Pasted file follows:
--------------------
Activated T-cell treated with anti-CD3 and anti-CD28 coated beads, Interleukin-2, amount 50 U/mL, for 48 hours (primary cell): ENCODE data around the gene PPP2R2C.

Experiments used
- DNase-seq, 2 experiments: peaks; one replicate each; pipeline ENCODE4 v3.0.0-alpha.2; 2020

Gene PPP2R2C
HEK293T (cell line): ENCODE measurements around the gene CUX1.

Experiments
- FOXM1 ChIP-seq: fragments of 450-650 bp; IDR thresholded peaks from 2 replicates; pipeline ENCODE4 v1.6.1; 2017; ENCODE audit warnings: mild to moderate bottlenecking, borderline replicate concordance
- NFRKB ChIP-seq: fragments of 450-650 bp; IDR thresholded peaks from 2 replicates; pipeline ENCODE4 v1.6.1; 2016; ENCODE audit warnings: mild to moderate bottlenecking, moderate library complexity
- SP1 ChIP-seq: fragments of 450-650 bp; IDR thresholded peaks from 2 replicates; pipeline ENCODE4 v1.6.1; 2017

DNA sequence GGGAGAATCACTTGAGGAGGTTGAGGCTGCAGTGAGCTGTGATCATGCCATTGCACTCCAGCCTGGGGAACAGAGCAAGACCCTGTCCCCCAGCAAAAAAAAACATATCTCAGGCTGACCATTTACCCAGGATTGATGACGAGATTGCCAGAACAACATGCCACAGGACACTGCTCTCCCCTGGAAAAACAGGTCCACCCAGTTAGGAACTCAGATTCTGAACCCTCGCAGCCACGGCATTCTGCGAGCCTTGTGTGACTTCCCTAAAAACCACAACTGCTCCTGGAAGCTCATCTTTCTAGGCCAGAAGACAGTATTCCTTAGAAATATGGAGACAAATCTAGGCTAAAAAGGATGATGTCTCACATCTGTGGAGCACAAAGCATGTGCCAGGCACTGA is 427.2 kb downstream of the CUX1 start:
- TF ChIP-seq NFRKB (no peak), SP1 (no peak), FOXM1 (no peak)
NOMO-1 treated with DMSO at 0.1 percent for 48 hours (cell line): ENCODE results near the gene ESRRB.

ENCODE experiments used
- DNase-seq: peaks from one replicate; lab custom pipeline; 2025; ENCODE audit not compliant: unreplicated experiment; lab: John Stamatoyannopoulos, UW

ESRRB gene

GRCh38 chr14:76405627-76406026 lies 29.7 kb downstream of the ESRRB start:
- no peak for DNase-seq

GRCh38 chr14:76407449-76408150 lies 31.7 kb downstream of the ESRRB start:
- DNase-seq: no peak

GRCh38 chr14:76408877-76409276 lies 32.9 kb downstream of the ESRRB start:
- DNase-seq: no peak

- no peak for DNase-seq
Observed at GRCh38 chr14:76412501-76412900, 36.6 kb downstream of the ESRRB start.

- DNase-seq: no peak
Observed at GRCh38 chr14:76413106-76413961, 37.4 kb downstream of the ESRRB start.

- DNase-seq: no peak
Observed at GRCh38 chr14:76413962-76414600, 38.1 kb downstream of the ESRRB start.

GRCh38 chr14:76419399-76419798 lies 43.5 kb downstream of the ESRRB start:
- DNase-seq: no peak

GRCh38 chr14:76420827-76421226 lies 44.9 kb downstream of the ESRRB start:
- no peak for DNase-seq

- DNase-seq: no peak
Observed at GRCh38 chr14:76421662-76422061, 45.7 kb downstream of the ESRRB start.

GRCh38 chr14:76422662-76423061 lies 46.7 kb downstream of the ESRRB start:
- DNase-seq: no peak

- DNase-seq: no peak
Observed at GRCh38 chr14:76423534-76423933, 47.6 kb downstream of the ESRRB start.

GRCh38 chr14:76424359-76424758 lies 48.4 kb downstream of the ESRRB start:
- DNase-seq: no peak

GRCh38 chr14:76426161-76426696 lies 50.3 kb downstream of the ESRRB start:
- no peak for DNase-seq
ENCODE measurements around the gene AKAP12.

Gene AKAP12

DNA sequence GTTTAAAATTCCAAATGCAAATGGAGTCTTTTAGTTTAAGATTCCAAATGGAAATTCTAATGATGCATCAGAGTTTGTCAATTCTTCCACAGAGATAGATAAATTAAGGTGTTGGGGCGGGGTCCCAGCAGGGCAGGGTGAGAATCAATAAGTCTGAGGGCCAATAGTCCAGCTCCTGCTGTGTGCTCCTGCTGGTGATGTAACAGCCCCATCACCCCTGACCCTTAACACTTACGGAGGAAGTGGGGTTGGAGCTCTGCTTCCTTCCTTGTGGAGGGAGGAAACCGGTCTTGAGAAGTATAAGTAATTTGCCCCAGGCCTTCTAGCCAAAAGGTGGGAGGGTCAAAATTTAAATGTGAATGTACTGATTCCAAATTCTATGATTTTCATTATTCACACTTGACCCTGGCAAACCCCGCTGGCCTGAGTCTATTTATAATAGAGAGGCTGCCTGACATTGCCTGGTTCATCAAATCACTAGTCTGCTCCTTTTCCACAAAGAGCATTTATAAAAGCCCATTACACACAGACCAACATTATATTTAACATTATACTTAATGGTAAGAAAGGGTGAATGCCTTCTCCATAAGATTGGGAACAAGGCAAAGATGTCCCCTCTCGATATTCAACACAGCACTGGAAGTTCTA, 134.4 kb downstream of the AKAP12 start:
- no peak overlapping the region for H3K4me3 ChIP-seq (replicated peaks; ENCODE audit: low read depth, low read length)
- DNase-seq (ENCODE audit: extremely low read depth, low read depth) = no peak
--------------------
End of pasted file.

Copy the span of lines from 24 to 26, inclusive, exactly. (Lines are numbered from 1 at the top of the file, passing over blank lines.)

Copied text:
- DNase-seq: no peak
Observed at GRCh38 chr14:76413106-76413961, 37.4 kb downstream of the ESRRB start.

- DNase-seq: no peak